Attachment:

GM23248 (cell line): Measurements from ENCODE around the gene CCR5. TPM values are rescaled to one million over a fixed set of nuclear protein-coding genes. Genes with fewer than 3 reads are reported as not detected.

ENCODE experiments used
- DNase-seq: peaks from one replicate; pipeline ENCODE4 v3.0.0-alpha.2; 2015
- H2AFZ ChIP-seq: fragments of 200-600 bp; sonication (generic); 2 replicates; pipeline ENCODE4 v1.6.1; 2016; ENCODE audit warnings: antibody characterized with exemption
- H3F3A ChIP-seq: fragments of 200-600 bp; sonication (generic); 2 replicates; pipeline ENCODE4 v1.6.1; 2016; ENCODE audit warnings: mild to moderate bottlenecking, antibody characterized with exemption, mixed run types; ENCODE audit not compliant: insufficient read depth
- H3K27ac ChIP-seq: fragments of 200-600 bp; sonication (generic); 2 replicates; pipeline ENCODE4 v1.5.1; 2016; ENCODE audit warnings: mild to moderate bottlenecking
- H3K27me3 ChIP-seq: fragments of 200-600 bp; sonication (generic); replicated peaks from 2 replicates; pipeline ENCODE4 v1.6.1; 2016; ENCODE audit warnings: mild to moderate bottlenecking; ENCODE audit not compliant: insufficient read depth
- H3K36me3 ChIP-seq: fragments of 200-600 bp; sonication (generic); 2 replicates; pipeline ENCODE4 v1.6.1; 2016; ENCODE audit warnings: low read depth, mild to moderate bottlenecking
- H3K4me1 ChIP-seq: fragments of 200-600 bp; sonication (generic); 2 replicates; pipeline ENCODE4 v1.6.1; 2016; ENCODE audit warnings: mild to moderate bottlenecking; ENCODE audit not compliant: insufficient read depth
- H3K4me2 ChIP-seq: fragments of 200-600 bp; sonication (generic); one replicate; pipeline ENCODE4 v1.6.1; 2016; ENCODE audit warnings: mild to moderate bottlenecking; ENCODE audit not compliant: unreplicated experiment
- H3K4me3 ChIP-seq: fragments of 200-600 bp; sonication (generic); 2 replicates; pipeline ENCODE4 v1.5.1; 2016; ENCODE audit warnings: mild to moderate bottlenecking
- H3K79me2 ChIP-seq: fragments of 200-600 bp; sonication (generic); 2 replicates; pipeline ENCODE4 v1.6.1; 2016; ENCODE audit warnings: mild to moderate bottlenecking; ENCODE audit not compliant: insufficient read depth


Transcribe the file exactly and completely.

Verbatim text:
GM23248 (cell line): Measurements from ENCODE around the gene CCR5. TPM values are rescaled to one million over a fixed set of nuclear protein-coding genes. Genes with fewer than 3 reads are reported as not detected.

ENCODE experiments used
- DNase-seq: peaks from one replicate; pipeline ENCODE4 v3.0.0-alpha.2; 2015
- H2AFZ ChIP-seq: fragments of 200-600 bp; sonication (generic); 2 replicates; pipeline ENCODE4 v1.6.1; 2016; ENCODE audit warnings: antibody characterized with exemption
- H3F3A ChIP-seq: fragments of 200-600 bp; sonication (generic); 2 replicates; pipeline ENCODE4 v1.6.1; 2016; ENCODE audit warnings: mild to moderate bottlenecking, antibody characterized with exemption, mixed run types; ENCODE audit not compliant: insufficient read depth
- H3K27ac ChIP-seq: fragments of 200-600 bp; sonication (generic); 2 replicates; pipeline ENCODE4 v1.5.1; 2016; ENCODE audit warnings: mild to moderate bottlenecking
- H3K27me3 ChIP-seq: fragments of 200-600 bp; sonication (generic); replicated peaks from 2 replicates; pipeline ENCODE4 v1.6.1; 2016; ENCODE audit warnings: mild to moderate bottlenecking; ENCODE audit not compliant: insufficient read depth
- H3K36me3 ChIP-seq: fragments of 200-600 bp; sonication (generic); 2 replicates; pipeline ENCODE4 v1.6.1; 2016; ENCODE audit warnings: low read depth, mild to moderate bottlenecking
- H3K4me1 ChIP-seq: fragments of 200-600 bp; sonication (generic); 2 replicates; pipeline ENCODE4 v1.6.1; 2016; ENCODE audit warnings: mild to moderate bottlenecking; ENCODE audit not compliant: insufficient read depth
- H3K4me2 ChIP-seq: fragments of 200-600 bp; sonication (generic); one replicate; pipeline ENCODE4 v1.6.1; 2016; ENCODE audit warnings: mild to moderate bottlenecking; ENCODE audit not compliant: unreplicated experiment
- H3K4me3 ChIP-seq: fragments of 200-600 bp; sonication (generic); 2 replicates; pipeline ENCODE4 v1.5.1; 2016; ENCODE audit warnings: mild to moderate bottlenecking
- H3K79me2 ChIP-seq: fragments of 200-600 bp; sonication (generic); 2 replicates; pipeline ENCODE4 v1.6.1; 2016; ENCODE audit warnings: mild to moderate bottlenecking; ENCODE audit not compliant: insufficient read depth